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Looking for Local Labor Market Effects of NAFTA

  • John McLaren
  • Shushanik Hakobyan

Using US Census data for 1990-2000, we estimate effects of NAFTA on US wages. We look for effects of the agreement by industry and by geography, measuring each industry's vulnerability to Mexican imports, and each locality's dependance on vulnerable industries. We find evidence of both effects, dramatically lowering wage growth for blue-collar workers in the most affected industries and localities (even for service-sector workers in affected localities). These distributional effects are much larger than aggregate welfare effects estimated by other authors. In addition, we find strong evidence of anticipatory adjustment in places whose protection was expected to fall but had not yet fallen; this adjustment appears to have conferred an anticipatory rent to workers in those locations.

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Paper provided by National Bureau of Economic Research, Inc in its series NBER Working Papers with number 16535.

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Date of creation: Nov 2010
Date of revision:
Handle: RePEc:nbr:nberwo:16535
Note: ITI
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  1. Fukao, Kyoji & Okubo, Toshihiro & Stern, Robert M., 2003. "An econometric analysis of trade diversion under NAFTA," The North American Journal of Economics and Finance, Elsevier, vol. 14(1), pages 3-24, March.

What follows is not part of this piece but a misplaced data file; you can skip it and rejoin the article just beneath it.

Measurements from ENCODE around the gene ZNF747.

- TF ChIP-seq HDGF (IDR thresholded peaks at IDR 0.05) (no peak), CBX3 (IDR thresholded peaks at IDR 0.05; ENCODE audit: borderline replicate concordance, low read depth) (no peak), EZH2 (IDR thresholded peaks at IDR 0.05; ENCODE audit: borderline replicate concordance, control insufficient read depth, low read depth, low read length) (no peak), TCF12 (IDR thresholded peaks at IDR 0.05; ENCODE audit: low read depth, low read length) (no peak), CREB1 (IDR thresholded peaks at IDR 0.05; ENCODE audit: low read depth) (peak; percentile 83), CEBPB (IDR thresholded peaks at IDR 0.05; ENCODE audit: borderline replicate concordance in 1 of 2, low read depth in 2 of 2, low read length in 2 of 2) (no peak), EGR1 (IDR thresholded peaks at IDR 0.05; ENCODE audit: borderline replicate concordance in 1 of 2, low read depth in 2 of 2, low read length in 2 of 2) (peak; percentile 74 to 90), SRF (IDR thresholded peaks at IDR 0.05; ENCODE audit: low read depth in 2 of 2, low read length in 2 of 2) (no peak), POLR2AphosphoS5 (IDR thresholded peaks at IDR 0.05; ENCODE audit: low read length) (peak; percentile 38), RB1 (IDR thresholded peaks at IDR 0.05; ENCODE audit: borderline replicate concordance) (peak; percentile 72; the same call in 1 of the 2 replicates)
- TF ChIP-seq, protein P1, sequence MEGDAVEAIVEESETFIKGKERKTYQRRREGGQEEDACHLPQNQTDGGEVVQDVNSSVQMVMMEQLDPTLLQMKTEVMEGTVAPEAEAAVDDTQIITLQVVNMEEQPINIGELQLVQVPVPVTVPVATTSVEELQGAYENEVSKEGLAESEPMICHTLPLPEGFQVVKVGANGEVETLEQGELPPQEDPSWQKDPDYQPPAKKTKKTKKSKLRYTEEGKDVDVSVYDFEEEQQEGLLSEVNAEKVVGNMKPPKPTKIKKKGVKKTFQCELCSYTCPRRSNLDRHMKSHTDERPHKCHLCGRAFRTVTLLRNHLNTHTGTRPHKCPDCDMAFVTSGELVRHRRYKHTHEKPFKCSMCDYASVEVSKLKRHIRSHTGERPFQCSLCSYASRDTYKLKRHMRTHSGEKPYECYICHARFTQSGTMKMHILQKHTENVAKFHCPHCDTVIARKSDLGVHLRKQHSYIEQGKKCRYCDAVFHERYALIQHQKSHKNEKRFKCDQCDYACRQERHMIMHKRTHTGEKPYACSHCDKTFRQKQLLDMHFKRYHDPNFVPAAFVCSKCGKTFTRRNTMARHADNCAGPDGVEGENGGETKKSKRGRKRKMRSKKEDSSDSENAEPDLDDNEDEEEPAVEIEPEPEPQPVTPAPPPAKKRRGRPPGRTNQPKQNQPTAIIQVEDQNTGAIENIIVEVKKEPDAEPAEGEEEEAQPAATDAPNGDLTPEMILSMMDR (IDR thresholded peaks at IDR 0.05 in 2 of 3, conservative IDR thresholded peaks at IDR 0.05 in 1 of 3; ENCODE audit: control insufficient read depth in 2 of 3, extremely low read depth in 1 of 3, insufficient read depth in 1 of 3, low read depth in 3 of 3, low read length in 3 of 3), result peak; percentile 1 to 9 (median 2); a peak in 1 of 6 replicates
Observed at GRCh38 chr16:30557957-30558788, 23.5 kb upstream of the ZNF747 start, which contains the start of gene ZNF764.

2. Ann Harrison & John McLaren & Margaret S. McMillan, 2010. "Recent Findings on Trade and Inequality," NBER Working Papers 16425, National Bureau of Economic Research, Inc.
  3. Petia Topalova, 2005. "Trade Liberalization, Poverty And Inequality: Evidence From Indian Districts," Working Papers id:222, eSocialSciences.
  4. Robert C. Feenstra & John Romalis & Peter K. Schott, 2002. "U.S. Imports, Exports, and Tariff Data, 1989-2001," NBER Working Papers 9387, National Bureau of Economic Research, Inc.
  5. Erhan Artuç & Shubham Chaudhuri & John McLaren, 2007. "Delay and Dynamics in Labor Market Adjustment: Simulation Results," Koç University-TUSIAD Economic Research Forum Working Papers 0703, Koc University-TUSIAD Economic Research Forum.
  6. John Romalis, 2007. "NAFTA's and CUSFTA's Impact on International Trade," The Review of Economics and Statistics, MIT Press, vol. 89(3), pages 416-435, August.
  7. Mary E. Burfisher & Sherman Robinson & Karen Thierfelder, 2001. "The Impact of NAFTA on the United States," Journal of Economic Perspectives, American Economic Association, vol. 15(1), pages 125-144, Winter.
  8. Gary Clyde Hufbauer & Jeffrey J. Schott, 2005. "NAFTA Revisited: Achievements and Challenges," Peterson Institute Press: All Books, Peterson Institute for International Economics, number 332.
  9. Hosios, Arthur J, 1990. "Factor Market Search and the Structure of Simple General Equilibrium Models," Journal of Political Economy, University of Chicago Press, vol. 98(2), pages 325-55, April.
  10. Lorenzo Caliendo & Fernando Parro, 2015. "Estimates of the Trade and Welfare Effects of NAFTA," Review of Economic Studies, Oxford University Press, vol. 82(1), pages 1-44.
  11. Gordon H. Hanson, 2007. "Globalization, Labor Income, and Poverty in Mexico," NBER Chapters, in: Globalization and Poverty, pages 417-456 National Bureau of Economic Research, Inc.
  12. Anil Kumar, 2006. "Did NAFTA spur Texas exports?," Southwest Economy, Federal Reserve Bank of Dallas, issue Mar, pages 3-7.
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